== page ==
The Howard University Division of Nursing, while cognizant of the nature of society and the health care delivery system, has as its purpose the development of students at the bachelor's and master's level who can effectively and efficiently address the diverse and complex health care needs of society. The Division of Nursing was established in 1969 with a program of studies leading to the bachelor's degree in nursing. In 1980, the Master of Science Degree in Nursing was initiated and recently, a Post-Master's Certificate Family Nurse Practitioner Program was added.
The Bachelor of Science program offers a balanced curriculum including courses in the liberal arts, the sciences, the humanities and in nursing. The majority of the nursing courses are concentrated in the junior and senior years and involve classroom and clinical learning experiences in hospitals, long-term care facilities, homeless shelters, patients' homes and other community-based settings. Students in the Bachelor's Degree program develop competencies in the care of adults, children, child-bearing families and the elderly. A theoretical base for nursing practice is laid early in the program and students grow in their ability to apply theory in developing systems of care for patients. Course work and practical application in management/leadership and research enhance the student's ability to think creatively, critically and to solve problems.
An R.N. track within the bachelor's degree program was initiated during the 1988-89 academic year. This track allows the R.N. with an associate degree or diploma to receive credit for prior nursing and science courses through a variety of validation procedures. Registered nurses from local associate degree nursing programs within the past five years may receive a minimum of 60 transfer credits towards the Bachelor of Science Degree. No validation testing is required for articulated students.
n 1991, a 22-month Advanced Placement Program was added to the undergraduate level. This program was designed for students with previously earned degrees in areas other than nursing and/or a significant number of credits in specific course areas, so as to expedite their progression in Nursing. A new undergraduate curriculum began in 1993 to emphasize critical thinking and problem solving, health promotion and prevention, community-based interventions, and the general climate of the evolving health care delivery system.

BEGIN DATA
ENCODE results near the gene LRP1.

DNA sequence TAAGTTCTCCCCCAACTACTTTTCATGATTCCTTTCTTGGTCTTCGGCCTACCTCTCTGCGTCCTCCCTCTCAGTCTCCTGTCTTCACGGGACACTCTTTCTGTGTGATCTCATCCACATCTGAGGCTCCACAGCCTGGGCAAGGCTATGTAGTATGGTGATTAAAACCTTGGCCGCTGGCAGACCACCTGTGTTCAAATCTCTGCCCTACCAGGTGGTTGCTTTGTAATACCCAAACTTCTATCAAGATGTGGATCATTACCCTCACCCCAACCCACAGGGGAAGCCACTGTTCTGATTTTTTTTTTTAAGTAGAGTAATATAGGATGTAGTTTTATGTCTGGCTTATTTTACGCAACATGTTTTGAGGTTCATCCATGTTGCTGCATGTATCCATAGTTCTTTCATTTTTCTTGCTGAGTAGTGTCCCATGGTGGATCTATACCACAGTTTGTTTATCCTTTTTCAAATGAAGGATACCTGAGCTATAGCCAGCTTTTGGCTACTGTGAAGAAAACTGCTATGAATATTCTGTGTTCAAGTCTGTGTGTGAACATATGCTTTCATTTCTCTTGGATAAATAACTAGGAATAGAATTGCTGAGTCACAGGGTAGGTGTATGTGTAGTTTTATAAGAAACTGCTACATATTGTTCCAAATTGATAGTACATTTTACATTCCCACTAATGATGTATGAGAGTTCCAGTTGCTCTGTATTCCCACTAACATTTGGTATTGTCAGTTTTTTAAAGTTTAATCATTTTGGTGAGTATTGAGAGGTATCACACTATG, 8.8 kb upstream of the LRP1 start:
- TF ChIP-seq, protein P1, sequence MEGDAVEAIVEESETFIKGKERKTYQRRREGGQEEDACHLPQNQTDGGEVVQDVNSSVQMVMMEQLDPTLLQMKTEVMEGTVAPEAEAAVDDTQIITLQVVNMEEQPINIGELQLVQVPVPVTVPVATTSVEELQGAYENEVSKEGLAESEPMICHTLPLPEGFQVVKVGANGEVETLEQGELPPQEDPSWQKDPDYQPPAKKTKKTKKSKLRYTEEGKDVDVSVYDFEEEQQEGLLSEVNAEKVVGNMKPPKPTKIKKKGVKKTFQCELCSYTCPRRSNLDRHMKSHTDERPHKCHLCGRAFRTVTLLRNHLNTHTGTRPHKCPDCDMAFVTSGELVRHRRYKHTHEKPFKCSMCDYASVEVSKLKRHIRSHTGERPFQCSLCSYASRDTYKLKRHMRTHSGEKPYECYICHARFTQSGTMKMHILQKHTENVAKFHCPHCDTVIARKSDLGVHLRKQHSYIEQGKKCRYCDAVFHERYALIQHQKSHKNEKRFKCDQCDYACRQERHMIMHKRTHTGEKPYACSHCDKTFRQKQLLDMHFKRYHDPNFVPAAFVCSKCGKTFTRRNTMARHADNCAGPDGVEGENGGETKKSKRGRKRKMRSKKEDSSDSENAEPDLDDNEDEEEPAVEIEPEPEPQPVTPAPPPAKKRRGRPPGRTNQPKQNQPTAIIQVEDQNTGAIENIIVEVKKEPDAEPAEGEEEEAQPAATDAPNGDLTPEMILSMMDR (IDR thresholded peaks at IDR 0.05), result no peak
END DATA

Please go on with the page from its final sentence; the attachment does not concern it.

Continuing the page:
The Master of Science in Nursing program offers specialty preparation as a family nurse practitioner with opportunities for development as a teacher or administrator. A Post-Master's Certificate program was added in 1994. In the graduate program, the theoretical base of nursing practice is expanded and applied as students develop their varied clinical specialties. Research skills are stressed and there is both a thesis and a non-thesis option.
During the 1996-97 academic year, the Colleges of Pharmacy, Nursing, and Allied Health Sciences were merged to form a new college. Each Division, however, has retained its own distinct program requirements.
The diversity of the Washington, D.C. community provides students with a variety of learning opportunities and challenges. The Division of Nursing has adopted the issues of homelessness and care of the elderly as emphases within both the undergraduate and graduate curricula as well as rallying points for community service by faculty, students and staff.
The Division of Nursing has also expanded in the realm of international nursing. There has been significant involvement in consultation, instruction and curriculum development in some of the developing African countries.